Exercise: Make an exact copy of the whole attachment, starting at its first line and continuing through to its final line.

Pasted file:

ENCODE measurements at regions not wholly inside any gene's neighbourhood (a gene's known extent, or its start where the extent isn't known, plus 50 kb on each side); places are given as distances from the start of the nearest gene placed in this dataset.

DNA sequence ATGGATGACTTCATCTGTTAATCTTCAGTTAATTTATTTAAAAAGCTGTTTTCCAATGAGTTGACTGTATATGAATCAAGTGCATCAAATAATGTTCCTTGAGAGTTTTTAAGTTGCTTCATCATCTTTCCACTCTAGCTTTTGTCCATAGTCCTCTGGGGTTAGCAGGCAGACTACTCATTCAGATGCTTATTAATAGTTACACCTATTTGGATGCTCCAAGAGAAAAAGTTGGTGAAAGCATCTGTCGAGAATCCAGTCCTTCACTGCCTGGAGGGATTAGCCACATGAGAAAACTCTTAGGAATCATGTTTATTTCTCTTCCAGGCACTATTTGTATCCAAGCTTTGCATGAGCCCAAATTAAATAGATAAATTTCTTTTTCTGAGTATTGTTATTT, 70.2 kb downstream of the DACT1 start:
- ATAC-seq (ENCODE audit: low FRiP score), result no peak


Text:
ENCODE measurements at regions not wholly inside any gene's neighbourhood (a gene's known extent, or its start where the extent isn't known, plus 50 kb on each side); places are given as distances from the start of the nearest gene placed in this dataset.

DNA sequence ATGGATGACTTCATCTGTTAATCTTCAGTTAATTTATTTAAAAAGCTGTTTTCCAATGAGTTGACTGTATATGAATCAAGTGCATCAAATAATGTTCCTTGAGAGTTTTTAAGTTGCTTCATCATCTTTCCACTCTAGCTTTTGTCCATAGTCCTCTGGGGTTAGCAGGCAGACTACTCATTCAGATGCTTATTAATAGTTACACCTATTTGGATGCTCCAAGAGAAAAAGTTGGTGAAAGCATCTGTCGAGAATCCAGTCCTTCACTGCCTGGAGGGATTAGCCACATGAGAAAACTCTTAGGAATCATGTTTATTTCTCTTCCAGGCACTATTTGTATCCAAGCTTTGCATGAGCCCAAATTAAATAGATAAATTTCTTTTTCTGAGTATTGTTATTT, 70.2 kb downstream of the DACT1 start:
- ATAC-seq (ENCODE audit: low FRiP score), result no peak